Every business -- except one -- strives to make things easier for users. The car industry gave us power windows because turning a crank is too much work. Starbucks puts a store on every corner to protect us from the overwhelming exertion of walking a full block to get to the next Starbucks.
And yet Internet publishing is moving in the opposite direction. We're living in a golden age of article-length journalism; you can find great articles every day on Longreads, in The New York Times, and elsewhere. But publishers, whose business is to connect those articles with readers, instead seem driven to make the user experience worse.
Readers are subjected to pop-ups and pop-unders and slide-over ads. Publishers nag you to sign up for a newsletter, fill out a customer satisfaction survey (ha!), register for the site, or download a mobile app. They want you to tweet, like, and pin. Meanwhile, all you want to do is read the article in peace.
Just wants to read that article on self-driving cars.
The problem has gotten so bad that a niche industry has evolved to fix websites that the publishers themselves broke on purpose. These services include Pocket, Instapaper, and Readability, which let users bookmark articles for later reading and also format those articles to make them readable.
Developers also provide ad-blocking software to clear away the clutter.
Imagine if Starbucks intentionally sold you coffee in leaky cups. Imagine if the barista stuck a pin in the bottom. And then there'd be guys standing immediately outside the Starbucks front door who'd sell you a little piece of Scotch tape for a quarter.
And then imagine Starbucks sued Google for putting Starbucks locations on Google Maps. Because that's what publishers are doing when they sue Google for linking to articles from Google News. Google sends tens of thousands of readers to an article with a single well-placed link. That cannot be permitted!
The reason for this insanity is that most Internet publishers have a crazy business model. They actually aren't intentionally trying to drive you away, even though it often looks as if they are. But the business model depends on your being interrupted many times to serve an ad. Every interruption is at least one ad, and each ad is a couple of cents in the publisher's coffers. And it takes a lot of cents to make payroll.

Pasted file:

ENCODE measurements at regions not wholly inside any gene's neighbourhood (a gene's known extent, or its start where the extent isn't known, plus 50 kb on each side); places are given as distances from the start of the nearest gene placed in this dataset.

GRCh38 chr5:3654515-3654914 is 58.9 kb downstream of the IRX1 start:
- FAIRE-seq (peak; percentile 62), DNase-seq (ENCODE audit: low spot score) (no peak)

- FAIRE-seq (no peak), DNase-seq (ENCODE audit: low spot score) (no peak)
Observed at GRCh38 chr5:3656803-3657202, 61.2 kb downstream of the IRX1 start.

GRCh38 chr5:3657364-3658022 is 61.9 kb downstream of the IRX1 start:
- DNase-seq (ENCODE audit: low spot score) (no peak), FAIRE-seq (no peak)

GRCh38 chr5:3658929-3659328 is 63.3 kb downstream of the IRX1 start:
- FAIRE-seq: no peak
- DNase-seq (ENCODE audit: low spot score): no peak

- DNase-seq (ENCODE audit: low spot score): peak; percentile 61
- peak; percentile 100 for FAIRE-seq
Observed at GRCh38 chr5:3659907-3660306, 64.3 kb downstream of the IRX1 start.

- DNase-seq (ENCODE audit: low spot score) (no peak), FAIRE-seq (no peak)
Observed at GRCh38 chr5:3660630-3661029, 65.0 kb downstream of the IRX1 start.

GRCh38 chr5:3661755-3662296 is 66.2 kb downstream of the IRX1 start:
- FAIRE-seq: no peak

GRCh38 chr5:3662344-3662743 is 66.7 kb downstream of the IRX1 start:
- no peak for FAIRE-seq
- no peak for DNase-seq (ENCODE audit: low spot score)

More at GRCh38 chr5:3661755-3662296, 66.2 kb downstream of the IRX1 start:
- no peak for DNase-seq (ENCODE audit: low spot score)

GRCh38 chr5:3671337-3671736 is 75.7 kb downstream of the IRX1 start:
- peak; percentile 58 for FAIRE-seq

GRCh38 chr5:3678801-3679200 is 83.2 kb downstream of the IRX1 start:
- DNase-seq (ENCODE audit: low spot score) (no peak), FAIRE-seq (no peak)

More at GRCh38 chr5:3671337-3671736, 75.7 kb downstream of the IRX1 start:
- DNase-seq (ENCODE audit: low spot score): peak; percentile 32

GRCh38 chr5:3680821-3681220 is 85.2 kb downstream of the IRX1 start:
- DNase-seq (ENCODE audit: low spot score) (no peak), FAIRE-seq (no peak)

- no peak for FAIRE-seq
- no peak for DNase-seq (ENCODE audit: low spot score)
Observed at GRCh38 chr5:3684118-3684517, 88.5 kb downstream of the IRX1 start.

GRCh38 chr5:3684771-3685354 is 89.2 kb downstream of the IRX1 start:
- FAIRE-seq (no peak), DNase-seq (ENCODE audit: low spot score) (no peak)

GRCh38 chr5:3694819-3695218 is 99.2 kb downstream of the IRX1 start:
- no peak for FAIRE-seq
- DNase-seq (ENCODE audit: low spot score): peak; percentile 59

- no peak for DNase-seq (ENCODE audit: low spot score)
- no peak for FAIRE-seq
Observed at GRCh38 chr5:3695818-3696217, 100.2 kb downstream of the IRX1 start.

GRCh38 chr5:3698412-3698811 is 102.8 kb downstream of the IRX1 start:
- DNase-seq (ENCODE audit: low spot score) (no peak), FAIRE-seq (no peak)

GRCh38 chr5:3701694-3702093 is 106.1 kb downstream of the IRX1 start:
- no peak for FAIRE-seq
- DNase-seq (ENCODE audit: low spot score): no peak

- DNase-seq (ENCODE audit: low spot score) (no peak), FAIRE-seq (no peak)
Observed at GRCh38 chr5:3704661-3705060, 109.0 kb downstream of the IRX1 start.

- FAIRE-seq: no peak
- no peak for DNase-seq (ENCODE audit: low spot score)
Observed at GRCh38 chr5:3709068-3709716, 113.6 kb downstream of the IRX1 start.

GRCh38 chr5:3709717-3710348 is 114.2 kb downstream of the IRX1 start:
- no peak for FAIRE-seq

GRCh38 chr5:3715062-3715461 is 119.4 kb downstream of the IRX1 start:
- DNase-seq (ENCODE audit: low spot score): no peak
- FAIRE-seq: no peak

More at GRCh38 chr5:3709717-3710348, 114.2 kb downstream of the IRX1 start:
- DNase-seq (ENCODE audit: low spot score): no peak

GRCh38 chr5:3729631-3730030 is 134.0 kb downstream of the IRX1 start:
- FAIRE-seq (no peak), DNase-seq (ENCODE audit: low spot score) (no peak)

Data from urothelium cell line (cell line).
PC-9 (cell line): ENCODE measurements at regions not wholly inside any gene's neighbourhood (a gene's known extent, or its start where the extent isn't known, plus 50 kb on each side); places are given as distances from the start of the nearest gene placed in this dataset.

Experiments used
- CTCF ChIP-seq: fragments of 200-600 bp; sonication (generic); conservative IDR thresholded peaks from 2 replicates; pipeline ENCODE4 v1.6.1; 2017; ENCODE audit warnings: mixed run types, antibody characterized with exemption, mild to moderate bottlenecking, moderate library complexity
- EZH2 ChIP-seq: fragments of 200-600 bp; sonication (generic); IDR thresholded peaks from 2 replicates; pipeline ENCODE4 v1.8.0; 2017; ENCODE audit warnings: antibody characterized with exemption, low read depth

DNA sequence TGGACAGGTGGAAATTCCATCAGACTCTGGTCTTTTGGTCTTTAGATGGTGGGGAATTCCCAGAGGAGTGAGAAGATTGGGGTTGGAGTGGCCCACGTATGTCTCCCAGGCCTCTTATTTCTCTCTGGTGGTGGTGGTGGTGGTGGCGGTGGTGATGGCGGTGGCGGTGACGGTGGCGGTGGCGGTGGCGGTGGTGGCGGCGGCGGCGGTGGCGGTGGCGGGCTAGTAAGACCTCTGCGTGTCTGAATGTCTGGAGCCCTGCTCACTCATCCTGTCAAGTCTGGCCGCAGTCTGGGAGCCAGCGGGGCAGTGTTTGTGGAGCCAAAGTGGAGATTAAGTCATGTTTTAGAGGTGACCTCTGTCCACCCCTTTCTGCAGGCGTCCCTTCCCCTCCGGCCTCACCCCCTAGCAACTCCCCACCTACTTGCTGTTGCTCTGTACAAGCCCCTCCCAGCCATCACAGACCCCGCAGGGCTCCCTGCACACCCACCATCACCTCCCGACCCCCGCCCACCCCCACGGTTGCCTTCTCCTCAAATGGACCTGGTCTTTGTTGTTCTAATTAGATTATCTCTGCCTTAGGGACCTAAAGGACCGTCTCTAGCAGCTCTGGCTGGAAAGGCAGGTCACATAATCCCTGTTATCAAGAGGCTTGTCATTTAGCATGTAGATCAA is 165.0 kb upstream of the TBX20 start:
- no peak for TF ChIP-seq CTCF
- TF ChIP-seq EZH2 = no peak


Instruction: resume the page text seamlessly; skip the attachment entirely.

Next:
The publishing business model depends on the maximum number of readers being interrupted the maximum number of times. If you're annoyed, but not annoyed enough to go away, then the publisher's job is done.
(By the way, this is not the business model of Internet Evolution's parent company, UBM DeusM, which is why our talented team of developers and designers are free to actually make our sites pleasant and usable.)
I don't know how to solve this problem, but I know where to look for a solution: Turn to the past.
Newspapers, magazines, TV, and radio are also ad-supported. And those ads are often annoying. They were particularly annoying during the golden age of old media, after TV went mainstream but before the VCR.
Had an ad model that worked. (Image credit: dullhunk)
But those ads have boundaries. In print media, the ads are on one part of the page, the articles on another. In broadcast, you have blocks of programming alternating with blocks of advertising.
The other thing these old-time ads have going for them is that some were compelling. Not all or even most, but a few managed to rise to the level of pop culture. People sought them out and talked about them. When was the last time you enjoyed an Internet ad? Have you ever?
So that's the solution to the problem of Internet publishing: Put boundaries between the ads and content, and make the ads themselves enjoyable. Or at least useful.
And now if you'll excuse me I'm going to try to get back to the Huffington Post article I was trying to read before I got kicked out by an ad.
Kindles Are Disposable
'Google Editions' Could Transform Publishing
Niche Publishing Takes to the Web
— Mitch Wagner , Editor in Chief, Internet Evolution